Author(s): Blond D, Raoul H, Le Grand R, Dormont D
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Abstract Macrophages are suspected to play a major role in human immunodeficiency virus (HIV) infection pathogenesis, not only by their contribution to virus dissemination and persistence in the host but also through the dysregulation of immune functions. The production of NO, a highly reactive free radical, is thought to act as an important component of the host immune response in several viral infections. The aim of this study was to evaluate the effects of HIV type 1 (HIV-1) Ba-L replication on inducible nitric oxide synthase (iNOS) mRNA expression in primary cultures of human monocyte-derived macrophages (MDM) and then examine the effects of NO production on the level of HIV-1 replication. Significant induction of the iNOS gene was observed in cultured MDM concomitantly with the peak of virus replication. However, this induction was not accompanied by a measurable production of NO, suggesting a weak synthesis of NO. Surprisingly, exposure to low concentrations of a NO-generating compound (sodium nitroprusside) and L-arginine, the natural substrate of iNOS, results in a significant increase in HIV replication. Accordingly, reduction of L-arginine bioavailability after addition of arginase to the medium significantly reduced HIV replication. The specific involvement of NO was further demonstrated by a dose-dependent inhibition of viral replication that was observed in infected macrophages exposed to N(G)-monomethyl L-arginine and N(G)-nitro-L-arginine methyl ester (L-NAME), two inhibitors of the iNOS. Moreover, an excess of L-arginine reversed the addition of L-NAME, confirming that an arginine-dependent mechanism is involved. Finally, inhibitory effects of hemoglobin which can trap free NO in culture supernatants and in biological fluids in vivo confirmed that endogenously produced NO could interfere with HIV replication in human macrophages.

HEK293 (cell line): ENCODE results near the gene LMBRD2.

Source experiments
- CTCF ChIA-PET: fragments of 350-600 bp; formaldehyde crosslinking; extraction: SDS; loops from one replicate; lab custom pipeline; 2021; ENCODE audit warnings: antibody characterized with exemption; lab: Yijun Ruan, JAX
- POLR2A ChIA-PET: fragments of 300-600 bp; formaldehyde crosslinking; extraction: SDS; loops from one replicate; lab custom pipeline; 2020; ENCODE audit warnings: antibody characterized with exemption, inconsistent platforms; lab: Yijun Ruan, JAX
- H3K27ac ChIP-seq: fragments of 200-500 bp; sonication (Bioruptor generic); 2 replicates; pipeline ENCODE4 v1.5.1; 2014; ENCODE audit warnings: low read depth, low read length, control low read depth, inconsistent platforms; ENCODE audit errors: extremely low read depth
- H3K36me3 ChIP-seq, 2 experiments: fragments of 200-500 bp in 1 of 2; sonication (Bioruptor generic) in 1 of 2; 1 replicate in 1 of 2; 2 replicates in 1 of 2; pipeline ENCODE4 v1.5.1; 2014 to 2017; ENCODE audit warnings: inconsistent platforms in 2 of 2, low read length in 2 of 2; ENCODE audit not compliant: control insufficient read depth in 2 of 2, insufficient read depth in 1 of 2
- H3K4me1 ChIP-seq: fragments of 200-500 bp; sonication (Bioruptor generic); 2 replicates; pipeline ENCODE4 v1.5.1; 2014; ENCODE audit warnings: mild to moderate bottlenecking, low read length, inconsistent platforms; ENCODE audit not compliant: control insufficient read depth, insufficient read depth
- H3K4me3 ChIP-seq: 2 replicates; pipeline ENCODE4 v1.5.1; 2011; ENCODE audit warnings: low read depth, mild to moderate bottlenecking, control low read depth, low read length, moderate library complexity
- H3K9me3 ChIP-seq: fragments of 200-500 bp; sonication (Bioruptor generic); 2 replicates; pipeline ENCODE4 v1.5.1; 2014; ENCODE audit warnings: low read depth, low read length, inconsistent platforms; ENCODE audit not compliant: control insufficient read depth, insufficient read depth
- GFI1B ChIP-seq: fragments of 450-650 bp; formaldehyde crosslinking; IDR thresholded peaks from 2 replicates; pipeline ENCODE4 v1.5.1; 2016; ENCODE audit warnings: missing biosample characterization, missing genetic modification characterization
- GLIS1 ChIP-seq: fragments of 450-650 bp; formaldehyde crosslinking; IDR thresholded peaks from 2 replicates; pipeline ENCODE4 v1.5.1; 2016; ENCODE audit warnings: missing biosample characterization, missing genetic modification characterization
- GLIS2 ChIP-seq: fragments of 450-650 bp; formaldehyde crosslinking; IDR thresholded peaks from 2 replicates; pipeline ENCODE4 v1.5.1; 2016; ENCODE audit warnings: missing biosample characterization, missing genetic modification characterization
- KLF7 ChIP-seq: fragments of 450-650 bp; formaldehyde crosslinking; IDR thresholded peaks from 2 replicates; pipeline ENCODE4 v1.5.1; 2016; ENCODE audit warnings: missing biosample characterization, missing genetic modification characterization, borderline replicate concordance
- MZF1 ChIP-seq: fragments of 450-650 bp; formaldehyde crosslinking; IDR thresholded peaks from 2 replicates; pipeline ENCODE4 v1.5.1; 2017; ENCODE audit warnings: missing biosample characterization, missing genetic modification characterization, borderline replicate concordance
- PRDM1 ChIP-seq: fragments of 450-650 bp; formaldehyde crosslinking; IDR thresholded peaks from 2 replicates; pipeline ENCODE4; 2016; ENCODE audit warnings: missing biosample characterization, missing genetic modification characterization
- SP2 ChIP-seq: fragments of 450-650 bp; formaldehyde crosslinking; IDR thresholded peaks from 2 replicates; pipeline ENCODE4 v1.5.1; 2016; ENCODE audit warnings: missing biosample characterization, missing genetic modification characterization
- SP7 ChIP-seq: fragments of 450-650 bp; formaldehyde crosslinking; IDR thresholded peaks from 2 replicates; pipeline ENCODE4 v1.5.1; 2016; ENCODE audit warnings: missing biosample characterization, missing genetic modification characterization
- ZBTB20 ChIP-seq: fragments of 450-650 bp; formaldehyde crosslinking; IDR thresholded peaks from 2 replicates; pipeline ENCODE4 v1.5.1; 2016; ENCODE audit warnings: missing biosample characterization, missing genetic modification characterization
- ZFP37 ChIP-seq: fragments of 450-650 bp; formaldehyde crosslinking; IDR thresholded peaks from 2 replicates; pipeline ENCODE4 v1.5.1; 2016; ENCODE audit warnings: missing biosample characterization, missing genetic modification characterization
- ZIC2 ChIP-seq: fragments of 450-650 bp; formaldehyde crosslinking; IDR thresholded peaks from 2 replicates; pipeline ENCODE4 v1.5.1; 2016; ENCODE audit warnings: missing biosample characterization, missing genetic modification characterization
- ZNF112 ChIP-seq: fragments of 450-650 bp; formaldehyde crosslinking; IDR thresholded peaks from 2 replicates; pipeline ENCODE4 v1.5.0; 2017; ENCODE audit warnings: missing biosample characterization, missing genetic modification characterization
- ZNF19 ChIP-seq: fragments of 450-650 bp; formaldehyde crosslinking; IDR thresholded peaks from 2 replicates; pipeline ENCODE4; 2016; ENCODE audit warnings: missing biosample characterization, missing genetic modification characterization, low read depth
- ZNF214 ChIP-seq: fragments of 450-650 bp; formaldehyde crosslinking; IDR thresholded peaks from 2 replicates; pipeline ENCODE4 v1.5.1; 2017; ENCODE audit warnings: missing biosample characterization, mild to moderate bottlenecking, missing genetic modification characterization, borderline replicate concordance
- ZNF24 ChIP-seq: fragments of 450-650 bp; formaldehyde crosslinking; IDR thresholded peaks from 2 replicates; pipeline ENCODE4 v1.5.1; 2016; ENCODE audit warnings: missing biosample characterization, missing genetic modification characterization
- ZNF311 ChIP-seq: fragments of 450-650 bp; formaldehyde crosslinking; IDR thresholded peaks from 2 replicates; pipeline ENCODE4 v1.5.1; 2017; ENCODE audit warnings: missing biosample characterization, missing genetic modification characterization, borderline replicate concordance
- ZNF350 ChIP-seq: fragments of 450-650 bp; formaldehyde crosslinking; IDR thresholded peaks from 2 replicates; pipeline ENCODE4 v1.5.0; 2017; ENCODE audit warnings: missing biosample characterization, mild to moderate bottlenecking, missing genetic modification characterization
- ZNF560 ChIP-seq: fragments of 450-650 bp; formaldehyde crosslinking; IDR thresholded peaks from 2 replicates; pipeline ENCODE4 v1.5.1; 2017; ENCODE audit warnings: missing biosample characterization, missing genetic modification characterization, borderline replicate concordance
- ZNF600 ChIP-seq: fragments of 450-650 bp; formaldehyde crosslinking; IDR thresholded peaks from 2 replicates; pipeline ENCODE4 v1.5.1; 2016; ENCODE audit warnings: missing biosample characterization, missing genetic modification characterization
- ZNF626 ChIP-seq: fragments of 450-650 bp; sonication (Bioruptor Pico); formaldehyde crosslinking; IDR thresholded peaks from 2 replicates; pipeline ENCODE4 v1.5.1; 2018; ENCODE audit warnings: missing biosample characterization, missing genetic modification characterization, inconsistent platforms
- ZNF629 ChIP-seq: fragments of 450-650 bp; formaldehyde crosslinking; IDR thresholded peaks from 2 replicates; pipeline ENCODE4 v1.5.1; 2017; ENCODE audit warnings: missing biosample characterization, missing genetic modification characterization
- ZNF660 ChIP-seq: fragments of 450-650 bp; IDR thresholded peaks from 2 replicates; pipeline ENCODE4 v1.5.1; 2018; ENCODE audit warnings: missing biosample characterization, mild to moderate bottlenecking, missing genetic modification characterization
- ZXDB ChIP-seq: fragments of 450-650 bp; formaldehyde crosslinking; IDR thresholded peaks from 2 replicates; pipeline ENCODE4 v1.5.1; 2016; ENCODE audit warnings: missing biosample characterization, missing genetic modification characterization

This article was published in J Virol
and referenced in Journal of Microbial & Biochemical Technology
- X. Gomez
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